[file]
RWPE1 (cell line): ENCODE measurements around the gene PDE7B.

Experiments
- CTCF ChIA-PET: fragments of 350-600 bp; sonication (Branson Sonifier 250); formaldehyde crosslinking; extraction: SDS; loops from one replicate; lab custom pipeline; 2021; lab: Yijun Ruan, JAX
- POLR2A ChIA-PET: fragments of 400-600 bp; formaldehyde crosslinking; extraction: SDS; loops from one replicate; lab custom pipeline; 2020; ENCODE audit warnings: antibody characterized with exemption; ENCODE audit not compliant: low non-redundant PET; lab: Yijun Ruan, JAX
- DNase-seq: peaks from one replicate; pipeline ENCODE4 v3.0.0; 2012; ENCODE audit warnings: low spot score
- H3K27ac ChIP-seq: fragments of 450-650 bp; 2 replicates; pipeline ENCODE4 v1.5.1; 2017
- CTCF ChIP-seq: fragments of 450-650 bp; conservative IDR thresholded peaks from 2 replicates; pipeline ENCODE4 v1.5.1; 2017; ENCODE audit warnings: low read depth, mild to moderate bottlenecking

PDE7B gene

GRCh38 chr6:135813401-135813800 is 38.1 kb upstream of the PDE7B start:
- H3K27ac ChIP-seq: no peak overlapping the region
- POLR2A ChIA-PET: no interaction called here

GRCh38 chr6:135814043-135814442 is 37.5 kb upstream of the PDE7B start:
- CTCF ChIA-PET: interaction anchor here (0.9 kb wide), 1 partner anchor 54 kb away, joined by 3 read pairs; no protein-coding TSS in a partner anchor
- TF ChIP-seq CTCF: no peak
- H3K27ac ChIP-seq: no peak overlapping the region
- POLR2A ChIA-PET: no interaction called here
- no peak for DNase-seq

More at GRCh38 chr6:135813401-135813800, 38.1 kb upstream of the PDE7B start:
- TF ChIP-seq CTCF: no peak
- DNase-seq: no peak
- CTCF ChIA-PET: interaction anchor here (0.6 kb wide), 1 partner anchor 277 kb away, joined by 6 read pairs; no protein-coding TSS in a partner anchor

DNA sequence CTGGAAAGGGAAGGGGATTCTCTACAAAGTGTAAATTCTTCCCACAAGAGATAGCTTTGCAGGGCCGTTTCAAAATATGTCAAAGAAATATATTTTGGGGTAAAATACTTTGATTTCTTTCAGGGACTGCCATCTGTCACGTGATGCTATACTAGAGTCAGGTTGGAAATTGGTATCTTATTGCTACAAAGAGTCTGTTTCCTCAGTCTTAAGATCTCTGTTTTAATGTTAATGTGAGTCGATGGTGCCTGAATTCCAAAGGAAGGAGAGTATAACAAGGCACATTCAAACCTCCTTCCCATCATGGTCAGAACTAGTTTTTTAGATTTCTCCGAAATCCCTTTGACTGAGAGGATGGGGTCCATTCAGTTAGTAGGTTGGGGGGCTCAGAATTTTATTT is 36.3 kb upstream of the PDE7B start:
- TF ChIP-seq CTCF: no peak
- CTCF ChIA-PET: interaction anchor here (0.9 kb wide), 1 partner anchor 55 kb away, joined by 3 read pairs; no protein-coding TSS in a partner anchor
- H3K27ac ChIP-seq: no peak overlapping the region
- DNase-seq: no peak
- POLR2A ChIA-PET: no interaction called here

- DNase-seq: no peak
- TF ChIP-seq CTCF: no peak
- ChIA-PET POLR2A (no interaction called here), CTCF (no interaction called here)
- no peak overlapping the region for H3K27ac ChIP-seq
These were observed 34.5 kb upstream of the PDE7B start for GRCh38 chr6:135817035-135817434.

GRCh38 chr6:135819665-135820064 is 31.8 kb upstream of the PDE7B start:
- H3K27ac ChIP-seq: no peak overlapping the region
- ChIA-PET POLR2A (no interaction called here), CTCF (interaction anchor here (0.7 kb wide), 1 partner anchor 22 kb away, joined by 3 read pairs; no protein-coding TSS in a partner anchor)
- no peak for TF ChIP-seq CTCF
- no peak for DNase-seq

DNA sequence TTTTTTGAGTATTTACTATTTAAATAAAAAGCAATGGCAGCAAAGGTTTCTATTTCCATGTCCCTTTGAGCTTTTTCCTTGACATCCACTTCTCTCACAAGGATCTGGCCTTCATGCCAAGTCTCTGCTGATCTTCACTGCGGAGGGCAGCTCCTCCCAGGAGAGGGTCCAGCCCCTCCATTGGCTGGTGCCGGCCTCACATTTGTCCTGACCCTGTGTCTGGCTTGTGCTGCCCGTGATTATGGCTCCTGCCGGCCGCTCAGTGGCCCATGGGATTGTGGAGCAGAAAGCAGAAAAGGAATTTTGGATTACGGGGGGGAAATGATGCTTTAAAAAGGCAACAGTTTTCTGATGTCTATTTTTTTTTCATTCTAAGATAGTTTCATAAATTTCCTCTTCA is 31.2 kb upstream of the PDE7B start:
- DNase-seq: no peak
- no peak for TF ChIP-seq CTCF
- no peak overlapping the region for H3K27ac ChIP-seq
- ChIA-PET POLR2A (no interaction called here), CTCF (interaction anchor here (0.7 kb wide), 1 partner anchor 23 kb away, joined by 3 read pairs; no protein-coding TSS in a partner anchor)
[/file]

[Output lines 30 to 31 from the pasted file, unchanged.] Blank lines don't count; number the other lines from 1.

- ChIA-PET POLR2A (no interaction called here), CTCF (no interaction called here)
- no peak overlapping the region for H3K27ac ChIP-seq